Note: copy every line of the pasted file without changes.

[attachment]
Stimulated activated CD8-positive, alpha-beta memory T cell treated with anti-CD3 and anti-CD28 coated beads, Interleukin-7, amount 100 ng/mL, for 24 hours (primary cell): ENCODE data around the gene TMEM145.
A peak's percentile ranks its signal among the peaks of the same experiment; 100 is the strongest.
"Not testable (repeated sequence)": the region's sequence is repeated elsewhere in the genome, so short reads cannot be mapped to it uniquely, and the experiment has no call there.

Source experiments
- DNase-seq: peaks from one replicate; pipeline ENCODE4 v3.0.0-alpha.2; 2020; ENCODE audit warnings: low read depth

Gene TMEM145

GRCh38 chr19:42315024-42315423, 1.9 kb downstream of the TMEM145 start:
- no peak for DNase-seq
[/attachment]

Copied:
Stimulated activated CD8-positive, alpha-beta memory T cell treated with anti-CD3 and anti-CD28 coated beads, Interleukin-7, amount 100 ng/mL, for 24 hours (primary cell): ENCODE data around the gene TMEM145.
A peak's percentile ranks its signal among the peaks of the same experiment; 100 is the strongest.
"Not testable (repeated sequence)": the region's sequence is repeated elsewhere in the genome, so short reads cannot be mapped to it uniquely, and the experiment has no call there.

Source experiments
- DNase-seq: peaks from one replicate; pipeline ENCODE4 v3.0.0-alpha.2; 2020; ENCODE audit warnings: low read depth

Gene TMEM145

GRCh38 chr19:42315024-42315423, 1.9 kb downstream of the TMEM145 start:
- no peak for DNase-seq